5. Arguments & Controlling Synths

Arguments in Functions

Arguments allow one to pass information to a function when the function is evaluated. For example:

f = { arg a, b;
    a - b;

In the above function we declare two arguments, a and b. This enables us to pass in two values every time we evaluate the function like so:


Which returns 1. We could run this repeatedly with different values and expect similar results: the first argument will be subtracted by the second one.

There is a syntax shortcut for writing arguments which we can use to rewrite our function above to:

f = { | a, b|
    a - b;

So one can declare arguments for a function in one of two manners:

  1. arg nameofargument1, nameofargument2;
  2. | nameofargument1, nameofargument2|

While this may sound esoteric, it's important to understand that many aspects of Supercollider, like arguments, allow a programmer multiple stylistic options in terms of how he or she writes their code.

Arguments in UGens

There are three strategic opportunities provided by deliberate use of arguments in SC:

  1. arguments provide helpful labels to different parts of a UGen (a kind of memory aid)
  2. arguments set default values for a UGen (example: every time I run this Synth the volume starts at half its total signal strength [0.5])
  3. arguments reserve a way to change a particular part of a UGen once it is running (example: I start my Sine tone playing a frequency of 440Hz but will change it to 200Hz later)

In general I think of arguments as things I need to control or change in UGens when I am using them.

Relevant Argument Names

In order to come up with relevant argument names one often references the Documentation. Go to the help file for SinOsc as an example (note: to access the help you select the reserved word and hit Command + D) and scroll down to the section labeled Class Methods. It should look like this:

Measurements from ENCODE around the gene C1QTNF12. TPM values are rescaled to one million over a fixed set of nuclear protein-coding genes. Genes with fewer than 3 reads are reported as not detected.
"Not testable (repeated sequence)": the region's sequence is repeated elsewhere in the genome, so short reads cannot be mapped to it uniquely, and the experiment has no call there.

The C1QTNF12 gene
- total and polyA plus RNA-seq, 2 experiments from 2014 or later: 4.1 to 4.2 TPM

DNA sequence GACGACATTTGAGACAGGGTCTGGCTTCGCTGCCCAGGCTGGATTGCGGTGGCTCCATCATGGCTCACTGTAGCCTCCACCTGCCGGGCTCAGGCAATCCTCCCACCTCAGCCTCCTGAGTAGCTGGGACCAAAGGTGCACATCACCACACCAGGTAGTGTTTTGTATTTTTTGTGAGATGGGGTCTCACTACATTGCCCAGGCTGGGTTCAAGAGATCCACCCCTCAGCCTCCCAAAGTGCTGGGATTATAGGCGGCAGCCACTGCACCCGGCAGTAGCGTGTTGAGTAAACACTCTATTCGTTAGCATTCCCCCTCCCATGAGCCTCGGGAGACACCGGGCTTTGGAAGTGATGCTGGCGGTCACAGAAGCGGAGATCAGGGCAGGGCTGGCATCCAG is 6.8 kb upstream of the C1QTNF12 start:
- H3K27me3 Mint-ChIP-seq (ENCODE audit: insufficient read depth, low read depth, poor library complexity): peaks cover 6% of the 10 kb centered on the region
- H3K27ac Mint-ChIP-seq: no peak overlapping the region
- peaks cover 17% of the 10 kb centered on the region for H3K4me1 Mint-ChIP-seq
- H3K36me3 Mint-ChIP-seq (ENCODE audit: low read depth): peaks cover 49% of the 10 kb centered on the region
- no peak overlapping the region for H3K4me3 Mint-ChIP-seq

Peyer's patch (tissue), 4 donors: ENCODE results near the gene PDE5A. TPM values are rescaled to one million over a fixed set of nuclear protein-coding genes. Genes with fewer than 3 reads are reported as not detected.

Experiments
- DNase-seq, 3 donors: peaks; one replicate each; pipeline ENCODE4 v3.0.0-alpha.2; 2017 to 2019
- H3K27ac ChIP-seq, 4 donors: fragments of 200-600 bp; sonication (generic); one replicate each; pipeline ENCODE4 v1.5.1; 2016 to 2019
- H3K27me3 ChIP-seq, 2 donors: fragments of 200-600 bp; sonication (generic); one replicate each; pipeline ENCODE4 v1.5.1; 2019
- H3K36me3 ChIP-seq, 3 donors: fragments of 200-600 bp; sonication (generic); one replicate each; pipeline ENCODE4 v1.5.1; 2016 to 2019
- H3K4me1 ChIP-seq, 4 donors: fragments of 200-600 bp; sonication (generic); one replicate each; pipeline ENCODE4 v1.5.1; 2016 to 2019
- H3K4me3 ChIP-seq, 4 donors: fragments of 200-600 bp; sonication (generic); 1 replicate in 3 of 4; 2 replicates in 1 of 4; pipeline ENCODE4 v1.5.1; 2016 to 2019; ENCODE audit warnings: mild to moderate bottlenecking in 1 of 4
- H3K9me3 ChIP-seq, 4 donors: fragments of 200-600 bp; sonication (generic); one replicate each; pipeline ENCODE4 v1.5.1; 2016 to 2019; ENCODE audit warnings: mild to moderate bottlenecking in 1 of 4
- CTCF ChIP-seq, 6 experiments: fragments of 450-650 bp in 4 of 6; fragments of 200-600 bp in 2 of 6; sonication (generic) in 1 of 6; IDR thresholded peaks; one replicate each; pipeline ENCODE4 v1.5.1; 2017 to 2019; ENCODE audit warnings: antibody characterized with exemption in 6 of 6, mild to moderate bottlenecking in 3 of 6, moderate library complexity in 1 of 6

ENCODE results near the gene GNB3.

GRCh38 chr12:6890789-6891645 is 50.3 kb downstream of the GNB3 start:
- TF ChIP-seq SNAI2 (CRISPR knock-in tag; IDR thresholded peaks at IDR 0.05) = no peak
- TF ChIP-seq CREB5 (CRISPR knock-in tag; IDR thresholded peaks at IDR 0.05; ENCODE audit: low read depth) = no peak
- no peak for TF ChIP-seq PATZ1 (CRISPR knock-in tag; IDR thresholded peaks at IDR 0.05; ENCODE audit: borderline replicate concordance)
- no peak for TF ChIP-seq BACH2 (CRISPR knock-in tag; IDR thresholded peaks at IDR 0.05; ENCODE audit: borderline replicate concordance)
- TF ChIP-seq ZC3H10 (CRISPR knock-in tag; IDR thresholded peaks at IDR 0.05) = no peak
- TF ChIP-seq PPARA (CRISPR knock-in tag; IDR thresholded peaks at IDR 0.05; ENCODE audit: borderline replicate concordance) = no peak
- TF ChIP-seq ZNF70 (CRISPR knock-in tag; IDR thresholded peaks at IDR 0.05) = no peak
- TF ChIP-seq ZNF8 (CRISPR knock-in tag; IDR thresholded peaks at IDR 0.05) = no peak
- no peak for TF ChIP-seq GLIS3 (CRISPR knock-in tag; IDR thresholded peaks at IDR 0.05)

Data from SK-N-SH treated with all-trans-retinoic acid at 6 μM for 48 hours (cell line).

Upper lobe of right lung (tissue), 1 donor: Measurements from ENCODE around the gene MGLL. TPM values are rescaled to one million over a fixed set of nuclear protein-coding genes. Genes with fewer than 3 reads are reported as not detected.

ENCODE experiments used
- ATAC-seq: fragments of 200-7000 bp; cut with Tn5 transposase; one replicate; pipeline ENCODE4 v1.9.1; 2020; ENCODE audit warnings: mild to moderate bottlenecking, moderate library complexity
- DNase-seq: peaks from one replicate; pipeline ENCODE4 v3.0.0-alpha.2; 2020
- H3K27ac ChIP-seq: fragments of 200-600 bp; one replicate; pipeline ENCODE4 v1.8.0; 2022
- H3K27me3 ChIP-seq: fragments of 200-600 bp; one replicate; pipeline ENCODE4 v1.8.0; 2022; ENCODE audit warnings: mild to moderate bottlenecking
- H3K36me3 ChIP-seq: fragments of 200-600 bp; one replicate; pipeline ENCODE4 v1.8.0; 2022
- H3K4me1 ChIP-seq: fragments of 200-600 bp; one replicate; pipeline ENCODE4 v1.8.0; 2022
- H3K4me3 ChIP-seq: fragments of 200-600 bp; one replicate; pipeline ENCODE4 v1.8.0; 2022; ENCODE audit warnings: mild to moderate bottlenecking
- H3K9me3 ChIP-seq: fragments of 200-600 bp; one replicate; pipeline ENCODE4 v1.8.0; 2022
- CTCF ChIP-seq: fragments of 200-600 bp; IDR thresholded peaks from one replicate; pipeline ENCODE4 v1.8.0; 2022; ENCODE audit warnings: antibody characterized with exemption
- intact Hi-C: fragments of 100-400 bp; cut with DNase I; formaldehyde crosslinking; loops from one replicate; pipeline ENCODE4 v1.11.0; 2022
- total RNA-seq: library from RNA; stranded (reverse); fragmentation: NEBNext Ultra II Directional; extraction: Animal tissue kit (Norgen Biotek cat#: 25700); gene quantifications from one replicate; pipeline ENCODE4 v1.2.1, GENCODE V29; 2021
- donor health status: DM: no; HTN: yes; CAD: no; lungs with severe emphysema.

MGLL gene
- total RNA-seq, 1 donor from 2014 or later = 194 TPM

The first argument in SinOsc is frequency, the second phase, and the third mul (short for multiply).

Using this information one can rewrite this:

{ SinOsc.ar(440, 0.0, 0.5) }.play;

to this:

{ | freq = 440, phase = 0.0, amp = 0.5| SinOsc.ar( freq, phase, amp) }.play;

Note: I prefer to use amp instead of something like mul or multiply.

Controlling Synths

If we store the SinOsc from above in a variable like x:

x = { | freq = 440, phase = 0.0, amp = 0.5| SinOsc.ar( freq, phase, amp) }.play;

we can control it using the .set method of Synth:

x.set(\freq, 200);

One can .set any argument declared as part of the function once the Synth is running, and can even make changes to multiple arguments simultaneously like so:

x.set(\freq, 300, \amp, 0.2 );

To clear the Synth from the server one can simply .free it: